This was so interesting and also well-written and well-read--he could have gone on with many more examples and I would have just kept listening! Particularly interesting to me was the information on intelligence and highly intelligent people. I love the idea that a certain IQ is "smart enough" and beyond does not predict increased success. I do know at least one person who is Mensa-certifed who was never able to hold a job or attain any level of success. Also, it is nice to know that good, old-fashioned hard work accounts for most of success that people achieve.
A lot to think about, though I might need to buy a paper copy to check out some of the references. Although admittedly, listening to these ideas made me a little depressed...
This book provides a lot of food for thought. Outliers is written so even my parents can understand and appreciate the principles surrounding hard work and opportunity it discusses.
I found it hard to get my father to listen to any audiobook for any decent amount of time. Outliers had both him and my brother spellbound.
As usual, Gladwell makes a great case for thinking in new ways about the world. His accessible writing and compelling stories keeps the reader engaged. Well worth my money and time.
I found this book entertaining and informative. While Mr. Gladwell does not discount talent he asserts that opportunity is the main driver of becoming excellent at something. That and practice and/or persistence.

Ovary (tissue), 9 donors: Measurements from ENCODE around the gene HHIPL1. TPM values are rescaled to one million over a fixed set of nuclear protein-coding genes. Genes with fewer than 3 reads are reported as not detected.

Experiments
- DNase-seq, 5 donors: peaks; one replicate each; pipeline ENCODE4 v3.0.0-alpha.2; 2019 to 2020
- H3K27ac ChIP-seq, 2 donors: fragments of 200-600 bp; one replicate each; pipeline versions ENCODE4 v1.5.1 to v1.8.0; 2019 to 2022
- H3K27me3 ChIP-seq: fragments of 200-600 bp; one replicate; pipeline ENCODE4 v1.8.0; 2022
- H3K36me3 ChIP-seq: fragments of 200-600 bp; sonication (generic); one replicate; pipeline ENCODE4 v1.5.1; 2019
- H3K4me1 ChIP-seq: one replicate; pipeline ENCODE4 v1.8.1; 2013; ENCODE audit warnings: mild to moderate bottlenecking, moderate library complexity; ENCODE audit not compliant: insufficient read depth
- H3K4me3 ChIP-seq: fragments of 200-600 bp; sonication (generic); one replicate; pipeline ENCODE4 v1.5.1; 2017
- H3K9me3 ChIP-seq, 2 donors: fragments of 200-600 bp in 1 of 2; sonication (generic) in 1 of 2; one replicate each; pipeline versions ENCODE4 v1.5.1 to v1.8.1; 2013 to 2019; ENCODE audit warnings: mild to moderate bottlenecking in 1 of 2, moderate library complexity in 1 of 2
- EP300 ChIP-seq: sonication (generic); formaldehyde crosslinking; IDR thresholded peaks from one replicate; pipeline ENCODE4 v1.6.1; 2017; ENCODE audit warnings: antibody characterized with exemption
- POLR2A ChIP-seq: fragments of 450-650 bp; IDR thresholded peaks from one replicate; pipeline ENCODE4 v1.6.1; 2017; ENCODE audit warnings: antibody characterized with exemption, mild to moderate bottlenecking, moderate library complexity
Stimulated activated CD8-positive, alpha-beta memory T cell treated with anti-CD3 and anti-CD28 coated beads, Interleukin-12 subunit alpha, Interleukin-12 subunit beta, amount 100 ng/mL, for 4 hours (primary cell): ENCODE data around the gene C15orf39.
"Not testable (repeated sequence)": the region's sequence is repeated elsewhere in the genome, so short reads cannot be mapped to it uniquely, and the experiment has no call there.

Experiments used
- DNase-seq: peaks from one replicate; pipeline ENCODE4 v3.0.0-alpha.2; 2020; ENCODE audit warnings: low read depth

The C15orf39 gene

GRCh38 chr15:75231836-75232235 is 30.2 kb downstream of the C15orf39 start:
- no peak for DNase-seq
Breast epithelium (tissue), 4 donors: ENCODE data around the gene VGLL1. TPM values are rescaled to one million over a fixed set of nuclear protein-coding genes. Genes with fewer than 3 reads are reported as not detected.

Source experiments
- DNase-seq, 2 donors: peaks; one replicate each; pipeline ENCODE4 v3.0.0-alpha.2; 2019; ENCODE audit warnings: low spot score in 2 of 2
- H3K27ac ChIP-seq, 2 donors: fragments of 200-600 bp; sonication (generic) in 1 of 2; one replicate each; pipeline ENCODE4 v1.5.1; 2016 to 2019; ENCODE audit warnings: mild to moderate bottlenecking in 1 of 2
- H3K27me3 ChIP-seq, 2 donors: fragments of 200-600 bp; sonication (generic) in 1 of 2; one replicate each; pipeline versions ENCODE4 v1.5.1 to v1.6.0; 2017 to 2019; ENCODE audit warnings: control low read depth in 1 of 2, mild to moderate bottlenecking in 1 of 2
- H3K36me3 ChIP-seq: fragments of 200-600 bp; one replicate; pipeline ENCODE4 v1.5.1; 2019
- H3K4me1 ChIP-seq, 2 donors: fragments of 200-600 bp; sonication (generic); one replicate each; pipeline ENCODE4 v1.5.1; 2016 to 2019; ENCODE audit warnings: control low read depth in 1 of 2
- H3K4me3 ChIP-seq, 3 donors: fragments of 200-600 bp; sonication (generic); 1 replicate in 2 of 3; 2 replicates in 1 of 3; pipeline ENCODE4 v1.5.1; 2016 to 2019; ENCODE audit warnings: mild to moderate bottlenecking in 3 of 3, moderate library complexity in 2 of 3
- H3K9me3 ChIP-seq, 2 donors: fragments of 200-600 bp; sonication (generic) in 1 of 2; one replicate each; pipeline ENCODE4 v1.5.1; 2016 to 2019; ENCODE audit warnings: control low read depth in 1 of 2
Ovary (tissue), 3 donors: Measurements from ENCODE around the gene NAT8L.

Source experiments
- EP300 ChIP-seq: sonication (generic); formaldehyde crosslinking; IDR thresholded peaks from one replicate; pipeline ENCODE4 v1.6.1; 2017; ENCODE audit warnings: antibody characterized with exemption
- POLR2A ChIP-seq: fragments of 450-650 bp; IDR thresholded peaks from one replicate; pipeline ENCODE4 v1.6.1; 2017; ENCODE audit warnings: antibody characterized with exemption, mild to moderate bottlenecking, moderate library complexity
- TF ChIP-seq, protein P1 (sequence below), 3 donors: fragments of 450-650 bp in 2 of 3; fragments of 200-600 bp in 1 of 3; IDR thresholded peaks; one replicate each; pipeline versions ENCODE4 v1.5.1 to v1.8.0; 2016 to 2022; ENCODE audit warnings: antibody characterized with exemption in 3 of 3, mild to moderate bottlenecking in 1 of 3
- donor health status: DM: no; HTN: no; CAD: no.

Interesting and provocative, this work has the usual preface to each chapter consisting of a small story- individual or localized situation- and then broadens the perspective of the time, the place, and the mental attitudes of the people involved. The insights on heart disease were particularly interesting, as well as the differing parenting methods and how some kids get lost in the cracks and some excel. Things you know are true, but have a new light shed on them. Every teacher and parent should read this book.
Yes opportunity is important. No very successful person I know says any different. I have never heard any very successful person say "I got here because I am great". They have always said "I just happened to be in the right place at the right time".
The point is they were willing to work hard when that opportunity opened. How many other kids at Bill Gate's school decided to bury themselves in that computer lab? They were all the same age, had the same opportunity, and many were probably as smart but Bill put in the hours.
This was very interesting but the conclusions the writer tries to make are weak. Several times the writer claims America's love affair with the strong individualist is misguided. He is wrong. Bill G didn't get there because he was the most popular kid in school - he was a strong individualist geek who found the computer room much more interesting than the politics of what ever else was going on.
This book discusses what made the Beatles, & Bill Gates, the significance of IQ and what made Chris Langen one of the worlds highest IQ's a farmer in the midwest. This book also discusses why most Hockey players and Baseball players are born in a 8 month period. I'm still listening to the book but recommend it to everyone.
Once I started listening to it I could not stop. It gave me some explainations I wondered and neaded. I normally listen to my audio player when I am walking. Sometimes listen to music sometimes to audiobooks. But when I stated this one I just wanted to walk all the time with this audiobook.